Uganda: Citizens Use Defiance To Resist Lawless Militarized Regime

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Hail Gen. Museveni. Since discovery of dozens of bodies on the shores of Lake Victoria in December, evoking memories of Amin regime, Ugandans have become more defiant

[Africa: Uganda Elections 2016]

Defiance is to restore the rule of law.

The rule of law consists of institutions, laws and practices established to prevent arbitrary use of power including in civil and political affairs.

These institutions and processes may not function properly in places where corruption and abuse of power exist. When exercise of these rights is constrained, the people have a right to restore them using a variety of instruments including defiance.

Article 7 of the Universal Declaration of Human Rights states “All are equal before the law and are entitled without any discrimination to equal protection of the law. All are entitled to equal protection against any discrimination in violation of this declaration and against any incitement to such discrimination”.

Article 3 of the International Covenant on Civil and Political Rights which is binding on member states including Uganda which is a signatory states “The States Parties to the present Covenant undertake to ensure the equal right of men and women to the enjoyment of all civil and political rights in the present Covenant”.

Article 4 (m) of The Constitutive Act of the African Union calls for “Respect for democratic principles, human rights, the rule of law and good governance”.

Article 59 (3) of the 1995 Uganda Constitution on the right to vote states “The State shall take all necessary steps to ensure that all citizens qualified to vote, register and exercise their right to vote”.

The National Resistance  Movement (NRM) government under Gen. Yoweri Museveni, ruler of 30 years, has violated many of these principles and laws.

The full right to assemble and campaign freely in any place has been violated. The absence of an independent Electoral Commission is a major handicap. The security forces have for all intents and purposes become a branch of the ruling National Resistance Movement Party.

Police brutality against the opposition parties is reported regularly during the ongoing presidential campaign including the firing of live bullets reported today against supporters of the Forum for Democratic Change (FDC) presidential candidate Dr. Kizza Besigye's supporters; the violence is increasing as the election date draws closer.

We have seen women political leaders assaulted or stripped naked and tossed on police pickups mercilessly by the police.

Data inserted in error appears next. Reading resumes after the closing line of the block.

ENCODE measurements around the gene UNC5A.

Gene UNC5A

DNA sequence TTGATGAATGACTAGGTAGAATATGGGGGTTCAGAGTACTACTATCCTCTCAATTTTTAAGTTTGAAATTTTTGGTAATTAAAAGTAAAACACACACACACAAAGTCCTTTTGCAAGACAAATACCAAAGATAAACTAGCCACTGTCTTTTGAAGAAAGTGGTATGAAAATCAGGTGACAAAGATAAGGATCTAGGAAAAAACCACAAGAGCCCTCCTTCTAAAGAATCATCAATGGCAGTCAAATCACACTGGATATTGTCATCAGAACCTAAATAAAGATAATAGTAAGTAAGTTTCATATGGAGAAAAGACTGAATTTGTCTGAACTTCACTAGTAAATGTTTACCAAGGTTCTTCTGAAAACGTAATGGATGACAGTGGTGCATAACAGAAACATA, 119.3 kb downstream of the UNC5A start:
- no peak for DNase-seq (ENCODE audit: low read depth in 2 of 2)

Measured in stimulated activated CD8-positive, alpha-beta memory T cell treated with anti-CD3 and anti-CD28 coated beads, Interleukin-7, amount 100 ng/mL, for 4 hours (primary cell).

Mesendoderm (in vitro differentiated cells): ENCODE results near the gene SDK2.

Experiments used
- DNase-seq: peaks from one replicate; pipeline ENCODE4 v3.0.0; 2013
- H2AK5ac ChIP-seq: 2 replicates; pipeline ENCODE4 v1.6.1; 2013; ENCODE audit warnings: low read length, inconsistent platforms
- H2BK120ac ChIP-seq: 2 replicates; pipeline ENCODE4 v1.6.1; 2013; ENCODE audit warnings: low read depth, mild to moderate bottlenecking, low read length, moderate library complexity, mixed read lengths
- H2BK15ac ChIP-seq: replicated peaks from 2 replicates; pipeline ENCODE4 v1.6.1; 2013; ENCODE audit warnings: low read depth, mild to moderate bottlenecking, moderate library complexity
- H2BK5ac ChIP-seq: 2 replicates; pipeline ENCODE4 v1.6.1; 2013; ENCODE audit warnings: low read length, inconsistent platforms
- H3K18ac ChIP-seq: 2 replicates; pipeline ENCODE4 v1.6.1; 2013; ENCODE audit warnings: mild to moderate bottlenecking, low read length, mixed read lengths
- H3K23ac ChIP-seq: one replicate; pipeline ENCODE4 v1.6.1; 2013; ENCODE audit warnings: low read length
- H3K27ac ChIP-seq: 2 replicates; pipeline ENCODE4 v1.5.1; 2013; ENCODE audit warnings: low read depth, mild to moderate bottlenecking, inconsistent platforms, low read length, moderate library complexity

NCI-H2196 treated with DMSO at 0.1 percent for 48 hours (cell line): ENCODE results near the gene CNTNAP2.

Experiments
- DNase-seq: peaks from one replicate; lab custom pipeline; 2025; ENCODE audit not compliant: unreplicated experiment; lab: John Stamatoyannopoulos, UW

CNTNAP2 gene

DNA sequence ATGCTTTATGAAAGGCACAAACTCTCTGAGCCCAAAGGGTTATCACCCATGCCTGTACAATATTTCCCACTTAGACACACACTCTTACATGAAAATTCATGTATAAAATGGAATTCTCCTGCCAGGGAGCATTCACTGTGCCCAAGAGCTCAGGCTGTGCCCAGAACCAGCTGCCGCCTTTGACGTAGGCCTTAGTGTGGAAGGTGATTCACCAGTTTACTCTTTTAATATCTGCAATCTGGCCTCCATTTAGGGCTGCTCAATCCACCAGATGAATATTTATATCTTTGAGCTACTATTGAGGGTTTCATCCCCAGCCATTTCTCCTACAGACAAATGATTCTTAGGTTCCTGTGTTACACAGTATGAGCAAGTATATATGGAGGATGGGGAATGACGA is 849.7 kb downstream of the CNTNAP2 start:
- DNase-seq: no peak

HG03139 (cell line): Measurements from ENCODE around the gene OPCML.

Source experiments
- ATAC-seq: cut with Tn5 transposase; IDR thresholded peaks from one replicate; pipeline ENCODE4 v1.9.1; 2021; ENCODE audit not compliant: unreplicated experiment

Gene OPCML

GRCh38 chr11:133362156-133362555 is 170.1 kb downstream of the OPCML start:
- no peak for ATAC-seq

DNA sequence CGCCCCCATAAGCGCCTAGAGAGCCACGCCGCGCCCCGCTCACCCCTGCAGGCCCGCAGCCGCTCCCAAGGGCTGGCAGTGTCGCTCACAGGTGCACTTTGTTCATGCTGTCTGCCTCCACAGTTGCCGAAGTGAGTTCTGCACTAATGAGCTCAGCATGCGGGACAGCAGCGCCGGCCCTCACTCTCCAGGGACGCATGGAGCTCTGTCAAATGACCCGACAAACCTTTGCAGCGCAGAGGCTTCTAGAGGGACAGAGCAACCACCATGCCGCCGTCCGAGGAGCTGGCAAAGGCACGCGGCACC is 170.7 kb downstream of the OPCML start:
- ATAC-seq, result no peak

In defense of its political rights to campaign and vote freely in the presidential and parliamentary elections scheduled for February 18, 2016, the FDC has legitimately adopted the concept of defiance to ensure it exercises its full political rights.

However, the concept has been interpreted differently. Those in the NRM ruling party are interpreting defiance as if FDC intends to use force during and after elections thereby threatening national security.

In response various officials including the chairman of the electoral commission, Badru Kiggundu, the chief of defense forces Gen. Katumba Wamala, the inspector general of police Gen. Kale Kayihura and now the prime minister Ruhakana Rugunda are sending signals of what they may do in the event violence by opposition erupts during or after the elections.

But the definition of defiance does not include violence. According to the World Book Dictionary defiance is:

1.     The act of defying; standing up against authority and refusing to recognize or obey it; open resistance to power.2.     A challenge to meet in a contest, to do something or to prove something.According to Webster’s New Universal Unabridged Dictionary defiance is:1.     A defying; open bold resistance to authority or opposition2.     A challenge.3.     Rejection, refusal.

From these two authoritative dictionaries defiance is a reaction in societies where the rule of law has been violated as has happened in Uganda.

For example, when the Uganda police tried to prevent FDC officials from visiting a camp for displaced people at Kapkoros -- at the invitation of the displaced -- the FDC acted boldly and defied police arbitrary use of force by non-violent resistance in line with The Hague Process.

Put differently, FDC was reacting to a breakdown in democratic principles, rule of law and the right of Ugandans to campaign and vote freely as enshrined in the Uganda Constitution. In this case defiance is an attempt to restore the rule of law so that Uganda citizens can enjoy their full civil and political rights.

In this sense, defiance, not compliance, is therefore legitimate.

However, should security forces use excessive force, FDC has the right to defend itself.  To make a good case for self-defense, FDC and other opposition parties should provide visual information to the entire world through social media so that none will question FDC’s right to self-defense.


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